In Sion Dayson’s As a River, Greer makes a valiant attempt to outrun his past, but this surface story belies a powerful undertow that transforms his return to Bannen, Georgia, and its anything-but-lazy Sicama River into a more universal story in which such attempts are futile, and the past refuses to let go.
When he’s thirty-two, Greer reappears in Bannen. He’s been gone for as many years as he lived there. His greatest fear isn’t that his ailing mother will die, but that the self he’s tried so hard to leave behind did not.
He bonds with his fifteen-year-old neighbor, Ceiley, instantly. She’s too protected and fatherless, and she’s reminiscent of Greer when he was a boy. But his guilt and resentment preclude kinship with his long-estranged mother. Greer may have outgrown Bannen, but he learns that the town has yet to outgrow the prejudices, taboos, and socioeconomic disparities of its past. Meanwhile, its steadfast Sicama continues to work overtime as guide for lost travelers, rendezvous for friends and lovers, and the giver/taker of life’s most precious gifts.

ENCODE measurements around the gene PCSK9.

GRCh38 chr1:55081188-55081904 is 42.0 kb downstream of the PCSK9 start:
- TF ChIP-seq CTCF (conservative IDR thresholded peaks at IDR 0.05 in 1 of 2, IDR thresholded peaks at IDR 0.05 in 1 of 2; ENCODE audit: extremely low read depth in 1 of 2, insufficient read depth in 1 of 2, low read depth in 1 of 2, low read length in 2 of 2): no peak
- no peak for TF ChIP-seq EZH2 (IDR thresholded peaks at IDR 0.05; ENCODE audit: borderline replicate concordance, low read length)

Like a river, the novel assumes multiple roles, beginning with its title that embodies Bannen’s waterways plus the river-like qualities of the plot, pace, and prose. The story, though heavily driven by suspense about what remains unsaid, has much to say. The all-knowing narrator is insightful, observant, and poetic, as are the characters themselves. Their unique personalities are adroitly developed through dialogue, but their greatest gifts for self-revelation are found in their thoughts and tendency to communicate with each other through the words of poets and proverbs.
The only difference between the threat posed by the powerful currents fueling Sion Dayson’s As a River and those posed by rivers themselves is that the risk of the novel lies not in getting pulled under, but in being released too soon.
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